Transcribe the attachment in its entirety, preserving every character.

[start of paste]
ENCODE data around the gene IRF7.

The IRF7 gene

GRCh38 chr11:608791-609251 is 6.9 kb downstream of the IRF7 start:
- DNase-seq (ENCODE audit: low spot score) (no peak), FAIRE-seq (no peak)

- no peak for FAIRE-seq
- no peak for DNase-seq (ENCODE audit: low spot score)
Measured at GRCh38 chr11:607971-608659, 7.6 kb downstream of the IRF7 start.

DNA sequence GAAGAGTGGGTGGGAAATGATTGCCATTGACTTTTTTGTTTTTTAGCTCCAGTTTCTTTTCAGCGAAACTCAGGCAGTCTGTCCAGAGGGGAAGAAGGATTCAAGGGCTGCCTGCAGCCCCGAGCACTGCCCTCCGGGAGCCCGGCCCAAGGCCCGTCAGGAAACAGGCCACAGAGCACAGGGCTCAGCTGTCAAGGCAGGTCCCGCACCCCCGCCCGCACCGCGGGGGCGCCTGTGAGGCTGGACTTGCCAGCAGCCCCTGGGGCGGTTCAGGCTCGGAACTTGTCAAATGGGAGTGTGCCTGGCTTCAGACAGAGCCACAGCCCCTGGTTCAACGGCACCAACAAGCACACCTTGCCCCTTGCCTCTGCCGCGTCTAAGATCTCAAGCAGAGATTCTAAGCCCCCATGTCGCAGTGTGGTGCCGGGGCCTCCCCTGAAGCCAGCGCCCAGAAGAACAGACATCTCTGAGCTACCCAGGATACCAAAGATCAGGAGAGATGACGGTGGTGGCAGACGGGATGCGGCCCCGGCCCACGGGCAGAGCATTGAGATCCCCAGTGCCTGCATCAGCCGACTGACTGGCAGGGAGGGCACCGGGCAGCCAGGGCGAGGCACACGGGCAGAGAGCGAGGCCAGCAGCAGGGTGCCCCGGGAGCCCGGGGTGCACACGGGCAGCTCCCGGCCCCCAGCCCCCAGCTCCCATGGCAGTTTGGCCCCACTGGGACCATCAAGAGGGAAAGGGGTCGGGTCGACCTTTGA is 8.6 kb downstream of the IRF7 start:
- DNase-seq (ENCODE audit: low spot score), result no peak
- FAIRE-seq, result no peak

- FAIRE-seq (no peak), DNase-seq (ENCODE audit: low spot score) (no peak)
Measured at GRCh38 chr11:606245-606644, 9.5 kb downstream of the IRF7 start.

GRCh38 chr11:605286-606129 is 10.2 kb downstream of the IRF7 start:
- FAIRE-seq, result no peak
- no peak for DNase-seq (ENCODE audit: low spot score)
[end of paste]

ENCODE data around the gene IRF7.

The IRF7 gene

GRCh38 chr11:608791-609251 is 6.9 kb downstream of the IRF7 start:
- DNase-seq (ENCODE audit: low spot score) (no peak), FAIRE-seq (no peak)

- no peak for FAIRE-seq
- no peak for DNase-seq (ENCODE audit: low spot score)
Measured at GRCh38 chr11:607971-608659, 7.6 kb downstream of the IRF7 start.

DNA sequence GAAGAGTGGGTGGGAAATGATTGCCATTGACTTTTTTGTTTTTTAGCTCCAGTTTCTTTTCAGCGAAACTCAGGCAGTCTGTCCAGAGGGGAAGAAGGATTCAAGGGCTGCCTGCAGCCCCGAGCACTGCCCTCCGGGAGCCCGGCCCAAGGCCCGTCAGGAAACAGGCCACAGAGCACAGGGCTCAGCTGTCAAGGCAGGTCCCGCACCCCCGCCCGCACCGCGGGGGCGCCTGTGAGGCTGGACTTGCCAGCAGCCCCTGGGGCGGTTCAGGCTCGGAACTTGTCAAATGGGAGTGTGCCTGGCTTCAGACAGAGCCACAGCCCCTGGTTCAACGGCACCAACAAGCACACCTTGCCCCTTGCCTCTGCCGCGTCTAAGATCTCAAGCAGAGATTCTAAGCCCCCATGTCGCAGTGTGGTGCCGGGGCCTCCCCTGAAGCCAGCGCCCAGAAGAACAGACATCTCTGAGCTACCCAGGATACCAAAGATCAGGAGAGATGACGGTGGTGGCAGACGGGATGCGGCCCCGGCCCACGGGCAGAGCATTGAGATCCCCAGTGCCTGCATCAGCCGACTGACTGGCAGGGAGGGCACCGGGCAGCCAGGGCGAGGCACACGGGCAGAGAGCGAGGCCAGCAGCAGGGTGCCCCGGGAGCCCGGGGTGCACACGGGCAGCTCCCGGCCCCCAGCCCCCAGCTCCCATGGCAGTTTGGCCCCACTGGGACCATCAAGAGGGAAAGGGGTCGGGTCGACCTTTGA is 8.6 kb downstream of the IRF7 start:
- DNase-seq (ENCODE audit: low spot score), result no peak
- FAIRE-seq, result no peak

- FAIRE-seq (no peak), DNase-seq (ENCODE audit: low spot score) (no peak)
Measured at GRCh38 chr11:606245-606644, 9.5 kb downstream of the IRF7 start.

GRCh38 chr11:605286-606129 is 10.2 kb downstream of the IRF7 start:
- FAIRE-seq, result no peak
- no peak for DNase-seq (ENCODE audit: low spot score)